I haven't been shy in these pages regarding my love for the Mission 731i loudspeaker (reviewed in November 1996, Vol.19 No.11). It quickly became my reference standard for an entry-level audiophile speaker. Subsequent to my review, Mission significantly improved the speaker by introducing a silk-dome tweeter (see Follow-Up in April 1998, Vol.12 No.4). I bought three pairs: one for my home recording studio, one for my faux outdoor summer-home system (guest bedroom windowsills, pointing outward), and one for portable use to drag to friends' parties when their sound systems are not up to snuff.
The most exciting development in audio today isn't multichannel surround, single-ended triodes, or $10,000 phono cartridges. It's "trickle down." I get buzzed when an audio designer known for cutting-edge multikilobuck designs claims to have a product that can produce 80% of the sonic realism of his flagship design at 50% of the cost. I get even more excited when he does it again—that is, produces a product that produces 64% of his flagship's performance at 25% of the cost. Designers who have successfully trickled-down their flagship technologies abound in all quarters of audiophilia, from electronics (eg, Audio Research, Conrad-Johnson) to speakers (Alón, ProAc) to cables (MIT).
Creek Audio founder/designer/co-owner Michael Creek is a quiet, friendly, unassuming man. Unlike some ego-driven electronics designers who tout their products very loudly from their pulpits, Michael Creek has been quietly designing high-quality, musical, and affordable integrated amps in black-metal boxes for nearly 20 years. His target market is the passionate music-lover who wants something a notch above an entry-level NAD or Rotel receiver, but whose bank manager would frown on splurging on electronic separates.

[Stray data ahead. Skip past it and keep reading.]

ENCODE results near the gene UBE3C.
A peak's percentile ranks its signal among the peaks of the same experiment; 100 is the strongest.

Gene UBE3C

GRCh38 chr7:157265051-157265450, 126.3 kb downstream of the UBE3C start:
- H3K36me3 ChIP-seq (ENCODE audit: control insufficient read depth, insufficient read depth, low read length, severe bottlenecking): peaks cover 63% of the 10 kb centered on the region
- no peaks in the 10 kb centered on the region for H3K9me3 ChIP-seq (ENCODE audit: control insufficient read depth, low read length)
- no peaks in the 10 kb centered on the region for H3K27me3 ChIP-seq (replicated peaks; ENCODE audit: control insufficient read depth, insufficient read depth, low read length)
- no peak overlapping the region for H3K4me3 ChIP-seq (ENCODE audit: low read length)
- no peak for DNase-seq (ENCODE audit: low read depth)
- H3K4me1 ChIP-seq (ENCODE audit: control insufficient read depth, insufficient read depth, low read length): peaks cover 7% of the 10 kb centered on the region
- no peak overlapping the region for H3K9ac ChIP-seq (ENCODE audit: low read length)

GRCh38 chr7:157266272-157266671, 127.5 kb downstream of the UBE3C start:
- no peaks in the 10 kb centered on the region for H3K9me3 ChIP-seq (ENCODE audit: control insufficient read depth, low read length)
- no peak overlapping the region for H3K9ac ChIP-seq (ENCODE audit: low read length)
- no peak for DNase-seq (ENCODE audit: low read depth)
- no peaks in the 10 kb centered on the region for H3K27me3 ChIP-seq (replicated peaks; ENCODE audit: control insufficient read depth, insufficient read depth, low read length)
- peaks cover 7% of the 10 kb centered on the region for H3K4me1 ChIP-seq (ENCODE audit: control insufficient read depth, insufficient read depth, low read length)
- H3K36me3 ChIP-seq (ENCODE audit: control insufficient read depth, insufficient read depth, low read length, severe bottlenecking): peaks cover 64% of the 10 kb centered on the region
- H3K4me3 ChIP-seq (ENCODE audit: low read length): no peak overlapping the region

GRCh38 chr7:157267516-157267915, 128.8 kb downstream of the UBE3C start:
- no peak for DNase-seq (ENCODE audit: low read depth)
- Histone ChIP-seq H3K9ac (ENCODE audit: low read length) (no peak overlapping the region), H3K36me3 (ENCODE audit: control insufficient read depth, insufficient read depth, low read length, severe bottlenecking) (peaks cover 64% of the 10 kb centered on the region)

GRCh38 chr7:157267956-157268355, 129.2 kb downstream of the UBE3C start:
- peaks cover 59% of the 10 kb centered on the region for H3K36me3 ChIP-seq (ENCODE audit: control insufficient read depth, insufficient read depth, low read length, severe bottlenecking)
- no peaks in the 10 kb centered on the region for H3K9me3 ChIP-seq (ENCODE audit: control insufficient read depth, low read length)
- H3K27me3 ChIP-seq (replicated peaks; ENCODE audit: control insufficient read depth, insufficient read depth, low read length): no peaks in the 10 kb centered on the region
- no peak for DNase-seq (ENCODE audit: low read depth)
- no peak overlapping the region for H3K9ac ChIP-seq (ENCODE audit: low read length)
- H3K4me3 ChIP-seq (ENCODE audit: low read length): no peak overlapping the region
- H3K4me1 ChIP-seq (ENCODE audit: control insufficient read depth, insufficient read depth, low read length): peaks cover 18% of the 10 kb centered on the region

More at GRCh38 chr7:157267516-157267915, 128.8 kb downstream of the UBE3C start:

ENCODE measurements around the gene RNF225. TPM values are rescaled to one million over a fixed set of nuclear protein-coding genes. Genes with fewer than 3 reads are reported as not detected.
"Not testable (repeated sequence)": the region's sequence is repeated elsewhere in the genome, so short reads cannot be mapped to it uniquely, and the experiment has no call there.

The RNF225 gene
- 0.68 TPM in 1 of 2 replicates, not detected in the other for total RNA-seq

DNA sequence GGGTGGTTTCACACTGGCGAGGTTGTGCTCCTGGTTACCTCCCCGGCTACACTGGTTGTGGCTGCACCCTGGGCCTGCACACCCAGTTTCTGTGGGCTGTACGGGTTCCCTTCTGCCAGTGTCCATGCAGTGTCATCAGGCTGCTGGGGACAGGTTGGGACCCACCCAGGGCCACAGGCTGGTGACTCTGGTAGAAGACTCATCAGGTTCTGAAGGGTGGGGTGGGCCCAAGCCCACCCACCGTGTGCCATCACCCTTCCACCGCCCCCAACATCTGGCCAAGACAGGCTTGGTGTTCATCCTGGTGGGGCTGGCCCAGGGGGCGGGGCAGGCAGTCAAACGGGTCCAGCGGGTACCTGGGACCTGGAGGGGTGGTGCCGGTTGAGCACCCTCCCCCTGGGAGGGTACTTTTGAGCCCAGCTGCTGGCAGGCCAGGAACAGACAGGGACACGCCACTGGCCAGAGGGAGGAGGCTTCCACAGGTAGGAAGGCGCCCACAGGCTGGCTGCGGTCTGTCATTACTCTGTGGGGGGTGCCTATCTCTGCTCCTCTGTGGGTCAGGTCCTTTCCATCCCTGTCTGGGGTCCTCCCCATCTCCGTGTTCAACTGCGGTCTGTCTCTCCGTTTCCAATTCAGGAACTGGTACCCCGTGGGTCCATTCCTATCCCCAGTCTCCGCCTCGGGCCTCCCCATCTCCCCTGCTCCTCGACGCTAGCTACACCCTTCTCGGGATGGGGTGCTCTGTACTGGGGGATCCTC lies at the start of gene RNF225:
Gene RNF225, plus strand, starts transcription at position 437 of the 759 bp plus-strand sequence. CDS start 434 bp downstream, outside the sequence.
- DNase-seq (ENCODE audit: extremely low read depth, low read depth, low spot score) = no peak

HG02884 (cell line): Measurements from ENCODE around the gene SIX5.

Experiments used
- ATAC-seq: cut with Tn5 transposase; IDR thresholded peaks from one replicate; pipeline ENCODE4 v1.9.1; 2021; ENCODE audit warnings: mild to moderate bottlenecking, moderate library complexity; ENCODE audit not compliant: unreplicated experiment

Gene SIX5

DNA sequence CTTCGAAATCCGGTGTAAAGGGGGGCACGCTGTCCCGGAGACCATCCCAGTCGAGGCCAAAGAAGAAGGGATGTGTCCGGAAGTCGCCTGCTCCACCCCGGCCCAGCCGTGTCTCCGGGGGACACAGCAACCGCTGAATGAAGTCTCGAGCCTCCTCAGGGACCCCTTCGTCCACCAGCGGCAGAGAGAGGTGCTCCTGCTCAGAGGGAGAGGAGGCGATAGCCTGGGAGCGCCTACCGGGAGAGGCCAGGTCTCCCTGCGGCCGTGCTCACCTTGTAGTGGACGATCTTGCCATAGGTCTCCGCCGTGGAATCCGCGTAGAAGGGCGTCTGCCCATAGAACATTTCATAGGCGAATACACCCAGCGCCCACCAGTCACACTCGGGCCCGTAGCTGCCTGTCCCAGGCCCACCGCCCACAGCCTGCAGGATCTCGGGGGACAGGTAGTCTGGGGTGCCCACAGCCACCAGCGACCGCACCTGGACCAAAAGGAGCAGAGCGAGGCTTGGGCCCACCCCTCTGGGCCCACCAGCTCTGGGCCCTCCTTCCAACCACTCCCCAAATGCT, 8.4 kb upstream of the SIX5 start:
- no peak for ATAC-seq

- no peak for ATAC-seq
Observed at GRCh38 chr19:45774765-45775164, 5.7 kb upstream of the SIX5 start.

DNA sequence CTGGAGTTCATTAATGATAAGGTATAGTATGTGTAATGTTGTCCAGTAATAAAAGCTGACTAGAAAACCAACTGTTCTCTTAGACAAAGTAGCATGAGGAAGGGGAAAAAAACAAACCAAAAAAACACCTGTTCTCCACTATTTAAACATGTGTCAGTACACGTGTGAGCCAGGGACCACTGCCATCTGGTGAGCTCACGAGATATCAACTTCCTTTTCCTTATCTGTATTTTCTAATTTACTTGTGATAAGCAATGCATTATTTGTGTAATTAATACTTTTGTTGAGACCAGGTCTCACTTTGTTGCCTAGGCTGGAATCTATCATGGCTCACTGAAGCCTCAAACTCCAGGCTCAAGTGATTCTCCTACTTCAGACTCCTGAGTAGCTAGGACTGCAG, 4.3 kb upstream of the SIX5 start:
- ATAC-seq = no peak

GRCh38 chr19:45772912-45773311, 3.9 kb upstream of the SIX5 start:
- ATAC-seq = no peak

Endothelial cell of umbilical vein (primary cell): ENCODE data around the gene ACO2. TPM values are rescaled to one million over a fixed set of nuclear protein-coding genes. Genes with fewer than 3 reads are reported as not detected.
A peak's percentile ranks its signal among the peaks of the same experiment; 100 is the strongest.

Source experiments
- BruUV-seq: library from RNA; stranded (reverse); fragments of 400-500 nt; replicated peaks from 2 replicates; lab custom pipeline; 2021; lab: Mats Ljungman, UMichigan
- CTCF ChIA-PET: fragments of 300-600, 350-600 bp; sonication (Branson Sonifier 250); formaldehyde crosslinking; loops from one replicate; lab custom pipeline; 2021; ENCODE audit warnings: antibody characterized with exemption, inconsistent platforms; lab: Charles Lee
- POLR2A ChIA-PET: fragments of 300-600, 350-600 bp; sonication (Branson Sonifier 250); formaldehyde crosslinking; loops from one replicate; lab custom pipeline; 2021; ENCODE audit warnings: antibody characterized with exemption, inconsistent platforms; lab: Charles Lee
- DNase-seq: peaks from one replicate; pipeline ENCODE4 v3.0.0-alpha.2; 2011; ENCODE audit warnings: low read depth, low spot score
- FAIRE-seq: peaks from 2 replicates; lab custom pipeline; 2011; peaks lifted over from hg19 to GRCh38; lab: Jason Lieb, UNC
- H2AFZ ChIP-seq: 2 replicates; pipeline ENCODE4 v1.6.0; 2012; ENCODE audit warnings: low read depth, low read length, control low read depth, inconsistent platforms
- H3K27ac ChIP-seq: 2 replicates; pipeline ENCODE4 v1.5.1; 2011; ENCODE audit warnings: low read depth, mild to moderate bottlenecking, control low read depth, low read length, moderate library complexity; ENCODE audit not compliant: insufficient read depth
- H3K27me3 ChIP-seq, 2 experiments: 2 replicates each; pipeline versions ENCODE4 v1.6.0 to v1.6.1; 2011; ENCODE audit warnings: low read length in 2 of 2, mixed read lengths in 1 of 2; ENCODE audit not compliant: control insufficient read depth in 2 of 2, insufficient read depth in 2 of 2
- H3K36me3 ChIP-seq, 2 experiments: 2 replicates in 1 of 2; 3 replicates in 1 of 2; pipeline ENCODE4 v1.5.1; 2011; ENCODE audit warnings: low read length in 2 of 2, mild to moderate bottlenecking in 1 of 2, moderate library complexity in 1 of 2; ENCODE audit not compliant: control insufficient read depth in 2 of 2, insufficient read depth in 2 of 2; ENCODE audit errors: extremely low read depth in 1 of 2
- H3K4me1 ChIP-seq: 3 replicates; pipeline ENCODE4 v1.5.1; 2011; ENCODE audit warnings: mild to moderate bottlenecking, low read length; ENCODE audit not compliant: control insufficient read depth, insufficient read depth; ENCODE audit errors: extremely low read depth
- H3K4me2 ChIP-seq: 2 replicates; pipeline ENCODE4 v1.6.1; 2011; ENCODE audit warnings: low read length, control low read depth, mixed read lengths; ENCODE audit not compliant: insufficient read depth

I have a passion for great speaker designs at affordable prices, and with modern driver, crossover, and cabinet technologies making innovative strides, many serious high-end speaker designers are turning their attentions to coming up with the next great budget speaker. All audiophiles need affordable speakers, whether to recommend to friends to lure them into our hobby or to set up multiple, less costly systems in our own houses. I currently run a main reference system, a vacation-house system, a recording-studio system, a computer system, a portable system I take to parties, a car system, and an office system. I insist on having music playing constantly, wherever I am, unless my wife or son tells me to turn it off—which happens increasingly often these days.
The least expensive model in Paradigm's Reference series, the Studio/20 loudspeaker is a rear-ported two-way dynamic bookshelf/satellite design, superficially identical to the powered Active/20 that JA reviewed last November. It features Paradigm's 25mm PAL pure-aluminum dome tweeter in a die-cast heatsink chassis, and a 170mm MLP mica-polymer cone in an AVS die-cast heatsink chassis with a 38mm voice coil. The crossover is third-order, quasi-Butterworth, said to be "phase-coherent." It features high-power ceramic resistors, film capacitors in all signal paths, and both air-core and steel-core inductors.
SLAM! My left foot went numb. My fellow salesman, Danny Shapiro, had lost control of the Thiel CS5 that we'd been walking into place in Demo Room V, and it had come crashing down on my foot with unerring accuracy—all 180 lbs worth. As I stared down in horror, I remembered that we'd left the spikes on. But wait a minute—there was no pool of blood spreading out from under the CS5. How could that be? Convinced that the heavy cabinet was acting as a tourniquet, I levered it off my foot, expecting a grisly sight. I got one: my new Rockport pierced by the carpet-point—right between my big and second toes. And people ask me why I like small loudspeakers.